Past–meet future!

Before World War Two, a particular plant was grown in different parts of the world. It was prized mainly for the quality of its fibre–long and strong, good for rope and textiles.
Recognize it?
It is coming into vogue again, having battled a “bad rap” although it has not won yet. Know it now?
Here is why, in 1998, this is a fine and versatile “plant of the future”:
The seeds are highly nutritious. Oil pressed from them is excellent for human consumption–high in essential fatty acids, low in cholesterol. Other food uses include “milk” (as in soya milk), a kind of tofu, “nut butter” (as in peanut but non-allergenic), and crackers.
Other oil uses include health and beauty products, and the seed is suitable as animal and bird feed.
The fibre is good for cordage and cloth; an additive in pulping for paper; making cardboard stronger; combining with wood in pressed board for furniture; and highly absorbent animal bedding.
It’s hemp, almost a miracle plant. Ah, but:
•The hemp plant is a relative of marijuana–although with almost no THC (the intoxicating agent). The association has made it illegal to grow until now.
Canada still has major restrictions and safeguards. In the U.S., it may not be grown at all. But there is a market for hemp products in the States and in Europe.
•Hemp has been out of mainstream production and use for so long that major new efforts are needed to bring it back into the economy.
But Northern Ontario has made a start!
This past summer, farmers and researchers grew seven varieties of hemp experimentally in Kenora/Dryden, Rainy River, Thunder Bay, Sudbury, Verner, and Manitoulin Island.
The results are being evaluated now. While not every crop was a success, the overall experiment definitely is!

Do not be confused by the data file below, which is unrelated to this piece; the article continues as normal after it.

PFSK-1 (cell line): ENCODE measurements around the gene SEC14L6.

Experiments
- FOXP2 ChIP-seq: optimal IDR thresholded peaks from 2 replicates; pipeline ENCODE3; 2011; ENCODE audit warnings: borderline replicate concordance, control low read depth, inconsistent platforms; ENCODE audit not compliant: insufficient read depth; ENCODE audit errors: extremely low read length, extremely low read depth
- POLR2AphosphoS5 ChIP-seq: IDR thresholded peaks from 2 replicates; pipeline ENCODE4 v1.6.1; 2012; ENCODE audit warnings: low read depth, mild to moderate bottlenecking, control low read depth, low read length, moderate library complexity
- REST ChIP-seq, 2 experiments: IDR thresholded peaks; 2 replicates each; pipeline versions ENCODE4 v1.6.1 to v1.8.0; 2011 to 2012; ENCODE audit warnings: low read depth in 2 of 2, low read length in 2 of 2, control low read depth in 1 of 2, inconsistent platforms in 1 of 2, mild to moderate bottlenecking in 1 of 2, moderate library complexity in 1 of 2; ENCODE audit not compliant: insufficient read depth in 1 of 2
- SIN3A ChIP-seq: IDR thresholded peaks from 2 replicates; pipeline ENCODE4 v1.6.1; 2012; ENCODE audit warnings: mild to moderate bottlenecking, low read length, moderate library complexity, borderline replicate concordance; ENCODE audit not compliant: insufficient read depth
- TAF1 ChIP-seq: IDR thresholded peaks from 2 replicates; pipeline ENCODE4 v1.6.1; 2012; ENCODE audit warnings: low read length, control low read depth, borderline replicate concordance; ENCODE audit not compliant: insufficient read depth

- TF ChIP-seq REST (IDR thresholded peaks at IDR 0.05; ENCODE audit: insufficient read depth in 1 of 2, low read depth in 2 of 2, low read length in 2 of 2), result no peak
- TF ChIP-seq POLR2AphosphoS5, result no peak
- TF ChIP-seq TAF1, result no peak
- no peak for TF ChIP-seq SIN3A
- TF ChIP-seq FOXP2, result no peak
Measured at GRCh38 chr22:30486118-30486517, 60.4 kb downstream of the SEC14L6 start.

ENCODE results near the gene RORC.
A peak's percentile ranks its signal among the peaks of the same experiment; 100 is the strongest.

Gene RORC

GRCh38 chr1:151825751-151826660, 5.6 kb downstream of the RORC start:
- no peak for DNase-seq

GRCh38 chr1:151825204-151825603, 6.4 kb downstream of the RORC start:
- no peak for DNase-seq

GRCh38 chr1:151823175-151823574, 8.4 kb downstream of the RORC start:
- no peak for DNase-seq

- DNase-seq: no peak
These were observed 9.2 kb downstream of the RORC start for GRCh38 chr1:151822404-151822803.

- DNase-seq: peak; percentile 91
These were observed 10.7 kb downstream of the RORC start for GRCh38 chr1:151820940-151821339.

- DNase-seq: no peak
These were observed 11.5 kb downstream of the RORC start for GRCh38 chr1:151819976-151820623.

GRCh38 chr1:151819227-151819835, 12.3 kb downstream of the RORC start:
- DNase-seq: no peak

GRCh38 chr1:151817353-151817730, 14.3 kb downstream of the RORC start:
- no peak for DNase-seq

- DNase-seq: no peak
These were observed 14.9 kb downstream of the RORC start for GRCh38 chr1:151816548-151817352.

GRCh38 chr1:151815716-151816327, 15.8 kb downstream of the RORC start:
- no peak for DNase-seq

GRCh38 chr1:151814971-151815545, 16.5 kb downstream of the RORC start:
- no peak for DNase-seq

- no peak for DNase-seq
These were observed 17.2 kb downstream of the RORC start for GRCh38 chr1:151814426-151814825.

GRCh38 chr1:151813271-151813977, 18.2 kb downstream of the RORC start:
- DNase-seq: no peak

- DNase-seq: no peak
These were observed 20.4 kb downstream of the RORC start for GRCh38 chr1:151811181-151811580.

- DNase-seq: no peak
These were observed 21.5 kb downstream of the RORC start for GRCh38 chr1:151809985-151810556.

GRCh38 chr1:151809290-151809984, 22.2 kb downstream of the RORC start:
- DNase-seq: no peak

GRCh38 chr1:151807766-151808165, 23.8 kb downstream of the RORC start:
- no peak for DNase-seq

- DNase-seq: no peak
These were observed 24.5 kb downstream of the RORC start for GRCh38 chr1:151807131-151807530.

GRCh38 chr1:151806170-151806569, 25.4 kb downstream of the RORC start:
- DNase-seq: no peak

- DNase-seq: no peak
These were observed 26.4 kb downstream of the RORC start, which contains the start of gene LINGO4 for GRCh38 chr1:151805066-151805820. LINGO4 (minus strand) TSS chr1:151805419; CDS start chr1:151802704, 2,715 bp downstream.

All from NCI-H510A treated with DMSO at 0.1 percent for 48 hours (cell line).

On Nov. 30, a group, chaired by Dr. Lada Malek of Lakehead University, began to think about hemp as a sound economic contributor. Gordon Scheifele, with the Ontario Ministry of Agriculture, Food and Rural Affairs in Thunder Bay, was there as leader of the initial research project.
David Dasti (MNDM-NOHFC) and Doug Stone (IRAP-NRC) represented the funding agencies, and two guests contributed Manitoba’s experience with hemp. Farmers, EDOs, and forest industry people also were there.
I attended because Quetico Centre strongly supports socio-economic development and has been the lead agency for administering the project.
The research demonstrates that hemp can be grown successfully in the north. Potentially, it can help revive and expand farming, and augment the industrial fibre. That could reduce the competition for trees.
The best immediate gain may be from producing and selling the seed, like grain.
There are obstacles to overcome (aren’t there always!) And that’s the challenge of the future:
•Markets need to be secured for hemp products (no point growing it otherwise);
•Processing the fibre requires better, probably new, technology to make it efficient;
•More and broader research is needed (the people and the interests are there but funding is harder to come by); and
•It’s essential to make end products in the north (without the “value added,” the growing alone may not be economical at all).
With it, the north’s economy will be more versatile and stronger.
If you want to contribute to developing a hemp industry in the north, let me know! Fax 1-807-929-1106 or e-mail to
Linda Wiens is an organization effectiveness advisor, editor of a regional newsletter, and vice-president of Quetico Centre.

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